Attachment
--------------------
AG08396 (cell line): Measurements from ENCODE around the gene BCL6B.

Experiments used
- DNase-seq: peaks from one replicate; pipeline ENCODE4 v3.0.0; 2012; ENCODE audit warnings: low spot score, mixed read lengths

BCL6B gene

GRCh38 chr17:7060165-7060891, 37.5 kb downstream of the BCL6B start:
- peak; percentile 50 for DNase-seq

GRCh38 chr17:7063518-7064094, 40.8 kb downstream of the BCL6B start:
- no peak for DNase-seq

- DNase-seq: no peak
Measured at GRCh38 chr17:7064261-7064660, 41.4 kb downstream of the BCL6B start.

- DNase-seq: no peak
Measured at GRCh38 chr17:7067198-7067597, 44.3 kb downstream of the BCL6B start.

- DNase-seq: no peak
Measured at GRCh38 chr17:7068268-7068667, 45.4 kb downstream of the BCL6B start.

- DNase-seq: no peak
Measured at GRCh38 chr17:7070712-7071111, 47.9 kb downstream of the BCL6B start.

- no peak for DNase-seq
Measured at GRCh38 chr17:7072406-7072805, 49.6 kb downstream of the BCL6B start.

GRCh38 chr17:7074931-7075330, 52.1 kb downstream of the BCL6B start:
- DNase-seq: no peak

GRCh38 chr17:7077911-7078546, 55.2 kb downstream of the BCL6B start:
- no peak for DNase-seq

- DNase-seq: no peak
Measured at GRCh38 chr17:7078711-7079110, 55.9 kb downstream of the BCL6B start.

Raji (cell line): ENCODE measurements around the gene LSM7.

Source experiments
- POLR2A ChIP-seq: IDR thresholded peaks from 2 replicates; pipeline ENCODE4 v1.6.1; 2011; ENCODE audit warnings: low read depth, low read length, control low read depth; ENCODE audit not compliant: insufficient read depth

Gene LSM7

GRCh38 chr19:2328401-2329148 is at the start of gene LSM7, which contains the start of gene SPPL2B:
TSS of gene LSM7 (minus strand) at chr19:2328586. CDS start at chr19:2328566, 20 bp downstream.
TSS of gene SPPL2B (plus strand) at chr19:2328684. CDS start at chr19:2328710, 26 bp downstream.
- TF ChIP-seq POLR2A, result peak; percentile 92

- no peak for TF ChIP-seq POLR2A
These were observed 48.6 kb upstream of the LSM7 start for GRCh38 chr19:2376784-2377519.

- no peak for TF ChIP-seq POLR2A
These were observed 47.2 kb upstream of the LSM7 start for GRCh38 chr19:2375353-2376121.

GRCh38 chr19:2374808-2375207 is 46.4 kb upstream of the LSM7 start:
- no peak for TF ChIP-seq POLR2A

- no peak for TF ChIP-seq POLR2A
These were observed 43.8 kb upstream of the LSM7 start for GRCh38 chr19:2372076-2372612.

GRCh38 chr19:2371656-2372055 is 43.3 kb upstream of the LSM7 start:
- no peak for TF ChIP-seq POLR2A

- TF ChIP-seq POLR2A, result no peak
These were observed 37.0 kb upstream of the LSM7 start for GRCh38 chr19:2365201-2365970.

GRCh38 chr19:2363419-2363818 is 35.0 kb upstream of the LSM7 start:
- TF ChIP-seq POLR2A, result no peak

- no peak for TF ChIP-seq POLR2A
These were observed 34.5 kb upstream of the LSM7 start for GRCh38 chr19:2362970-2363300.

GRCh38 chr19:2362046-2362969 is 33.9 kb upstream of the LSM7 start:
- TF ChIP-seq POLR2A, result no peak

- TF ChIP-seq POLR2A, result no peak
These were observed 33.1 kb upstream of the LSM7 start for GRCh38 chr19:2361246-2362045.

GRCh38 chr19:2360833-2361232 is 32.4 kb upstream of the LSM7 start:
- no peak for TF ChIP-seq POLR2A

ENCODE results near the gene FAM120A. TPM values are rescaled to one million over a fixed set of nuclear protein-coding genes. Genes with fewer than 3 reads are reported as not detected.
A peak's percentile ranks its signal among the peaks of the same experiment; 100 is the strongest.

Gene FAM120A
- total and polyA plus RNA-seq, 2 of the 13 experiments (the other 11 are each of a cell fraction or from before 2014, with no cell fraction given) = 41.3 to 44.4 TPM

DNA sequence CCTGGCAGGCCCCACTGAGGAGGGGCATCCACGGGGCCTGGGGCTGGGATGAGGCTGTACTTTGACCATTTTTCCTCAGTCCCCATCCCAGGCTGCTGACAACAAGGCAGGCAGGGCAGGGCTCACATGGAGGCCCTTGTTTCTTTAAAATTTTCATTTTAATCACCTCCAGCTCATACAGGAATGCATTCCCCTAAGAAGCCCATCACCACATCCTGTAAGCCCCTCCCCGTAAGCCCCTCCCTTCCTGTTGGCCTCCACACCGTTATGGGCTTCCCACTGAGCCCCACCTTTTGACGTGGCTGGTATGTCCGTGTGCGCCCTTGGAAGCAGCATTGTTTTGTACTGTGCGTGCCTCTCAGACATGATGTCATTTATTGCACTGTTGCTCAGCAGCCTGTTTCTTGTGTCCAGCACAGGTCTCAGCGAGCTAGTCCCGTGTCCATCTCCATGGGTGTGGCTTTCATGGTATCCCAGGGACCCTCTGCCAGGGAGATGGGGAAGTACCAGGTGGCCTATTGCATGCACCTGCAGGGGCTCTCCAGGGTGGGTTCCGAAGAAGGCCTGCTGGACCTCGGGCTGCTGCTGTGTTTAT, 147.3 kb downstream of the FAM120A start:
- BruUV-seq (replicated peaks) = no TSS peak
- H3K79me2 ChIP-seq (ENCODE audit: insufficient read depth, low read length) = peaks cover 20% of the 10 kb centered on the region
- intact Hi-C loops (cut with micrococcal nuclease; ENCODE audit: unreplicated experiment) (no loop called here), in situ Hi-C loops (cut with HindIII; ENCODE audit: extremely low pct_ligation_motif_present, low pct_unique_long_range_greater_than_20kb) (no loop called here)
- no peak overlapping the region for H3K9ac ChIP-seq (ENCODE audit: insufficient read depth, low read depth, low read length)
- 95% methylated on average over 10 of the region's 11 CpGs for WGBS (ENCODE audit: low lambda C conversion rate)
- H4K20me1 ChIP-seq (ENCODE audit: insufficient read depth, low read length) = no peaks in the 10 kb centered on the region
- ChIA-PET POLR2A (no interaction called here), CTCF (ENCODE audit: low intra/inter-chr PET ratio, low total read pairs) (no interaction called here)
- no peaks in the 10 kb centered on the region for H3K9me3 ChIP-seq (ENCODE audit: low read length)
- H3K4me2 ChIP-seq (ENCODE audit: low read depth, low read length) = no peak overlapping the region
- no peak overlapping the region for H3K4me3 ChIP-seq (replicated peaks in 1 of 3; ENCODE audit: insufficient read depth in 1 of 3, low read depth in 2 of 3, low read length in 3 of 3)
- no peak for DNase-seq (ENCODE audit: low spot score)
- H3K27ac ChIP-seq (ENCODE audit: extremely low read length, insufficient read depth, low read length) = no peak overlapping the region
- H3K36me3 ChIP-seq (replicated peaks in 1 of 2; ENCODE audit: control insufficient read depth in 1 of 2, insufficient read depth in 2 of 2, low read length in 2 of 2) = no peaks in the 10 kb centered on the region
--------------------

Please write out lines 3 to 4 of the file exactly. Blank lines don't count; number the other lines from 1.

- DNase-seq: peaks from one replicate; pipeline ENCODE4 v3.0.0; 2012; ENCODE audit warnings: low spot score, mixed read lengths

BCL6B gene